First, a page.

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Type 2 diabetes: Three signs in your mouth and breath warning of a potential diabetic coma

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One in five people with high blood sugar levels will go on to develop serious health complications. High blood sugar levels irritate the small blood vessels and filters in the kidneys, causing them to leak. Having high blood sugar levels could also put a person in a diabetic coma. What are the signs found in the mouth indicating your risk of a potential diabetic coma?

Having mouth disorders such as fruity breath, dry mouth or shortness of breath could indicate diabetic ketoacidosis (DKA), a potentially life-threatening complication that needs immediate medical attention.

When a person has diabetes, their body either does not make enough insulin or it cannot use insulin effectively. Usually, insulin breaks down glucose in the blood so that it can enter the cells and provide energy.

If the body cannot get its energy from glucose, it starts burning fat for fuel instead. The process of breaking down fat for energy releases by-products called ketones.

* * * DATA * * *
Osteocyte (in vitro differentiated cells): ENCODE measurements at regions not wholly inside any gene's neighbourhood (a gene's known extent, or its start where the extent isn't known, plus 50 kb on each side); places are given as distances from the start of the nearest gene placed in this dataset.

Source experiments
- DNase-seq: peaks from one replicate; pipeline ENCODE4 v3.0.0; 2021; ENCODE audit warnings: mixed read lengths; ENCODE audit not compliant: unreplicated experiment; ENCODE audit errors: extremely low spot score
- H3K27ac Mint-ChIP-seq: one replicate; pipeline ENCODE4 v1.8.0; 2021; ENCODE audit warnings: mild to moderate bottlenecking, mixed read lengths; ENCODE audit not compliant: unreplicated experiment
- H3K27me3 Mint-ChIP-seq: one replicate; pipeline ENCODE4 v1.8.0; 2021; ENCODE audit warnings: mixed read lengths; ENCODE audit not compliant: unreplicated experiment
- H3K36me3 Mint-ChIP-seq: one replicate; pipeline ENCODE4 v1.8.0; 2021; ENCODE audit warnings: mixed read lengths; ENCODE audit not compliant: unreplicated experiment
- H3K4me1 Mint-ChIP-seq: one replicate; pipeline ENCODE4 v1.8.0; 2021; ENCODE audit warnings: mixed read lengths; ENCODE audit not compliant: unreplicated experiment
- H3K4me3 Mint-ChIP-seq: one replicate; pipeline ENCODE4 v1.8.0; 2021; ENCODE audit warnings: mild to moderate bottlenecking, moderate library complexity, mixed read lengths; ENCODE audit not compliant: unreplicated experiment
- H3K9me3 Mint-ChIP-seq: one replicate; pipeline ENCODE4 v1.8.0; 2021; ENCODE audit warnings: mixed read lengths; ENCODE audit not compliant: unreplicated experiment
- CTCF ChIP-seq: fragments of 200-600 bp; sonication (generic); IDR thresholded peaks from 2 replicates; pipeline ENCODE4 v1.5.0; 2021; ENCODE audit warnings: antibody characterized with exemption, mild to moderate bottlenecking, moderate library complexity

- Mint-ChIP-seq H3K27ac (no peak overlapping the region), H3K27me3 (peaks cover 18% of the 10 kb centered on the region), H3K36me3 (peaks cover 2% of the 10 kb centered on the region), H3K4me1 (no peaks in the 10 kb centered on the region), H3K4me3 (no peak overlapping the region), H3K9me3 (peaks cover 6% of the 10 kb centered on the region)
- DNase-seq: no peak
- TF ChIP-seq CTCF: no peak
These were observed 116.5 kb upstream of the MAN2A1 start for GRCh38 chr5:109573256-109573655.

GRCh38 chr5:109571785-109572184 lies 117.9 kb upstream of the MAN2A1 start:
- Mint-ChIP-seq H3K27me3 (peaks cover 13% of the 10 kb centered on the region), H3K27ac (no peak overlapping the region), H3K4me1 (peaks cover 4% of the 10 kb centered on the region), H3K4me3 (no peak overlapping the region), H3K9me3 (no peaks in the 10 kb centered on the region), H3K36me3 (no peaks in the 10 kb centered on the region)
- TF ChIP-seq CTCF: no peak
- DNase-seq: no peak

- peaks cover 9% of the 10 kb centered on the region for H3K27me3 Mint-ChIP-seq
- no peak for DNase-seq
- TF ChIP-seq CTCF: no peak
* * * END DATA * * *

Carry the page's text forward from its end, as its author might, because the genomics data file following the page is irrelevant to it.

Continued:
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When the body is breaking down fat, the breath may smell sweeter, because the body is expelling acetone, said the Mayo Clinic.

The health site added: “It is not usually harmful for the body to burn fat, as long as the levels of ketones in the blood do not become too high.

“However, if there is too much glucose in the blood and too little in the cells — as can happen with diabetes — ketone levels can rise too high.

“As a result, if glucose levels rise too high, the person is at risk of DKA. It can cause the blood to become acidic and affect how the organs function.”

Diabetic ketoacidosis is a dangerous state of having very high blood glucose levels (typically above 17 mmol/L) in combination with high ketone levels, said Diabetes.co.uk

“Insulin can prevent ketone levels rising and this is the key reason why people with diabetes are advised never to miss their long term (basal) insulin injections.

“In type 2 diabetes, insulin levels in the body are usually present to stop ketone levels rising too high. However, at very blood glucose levels (typically above 33 mmol/L) a dangerous condition called hyperosmolar hyperglycaemic state can develop.

“Periods of illness or lack of sufficient diabetes medication could lead to development of Hyperosmolar Hyperglycaemic State.”



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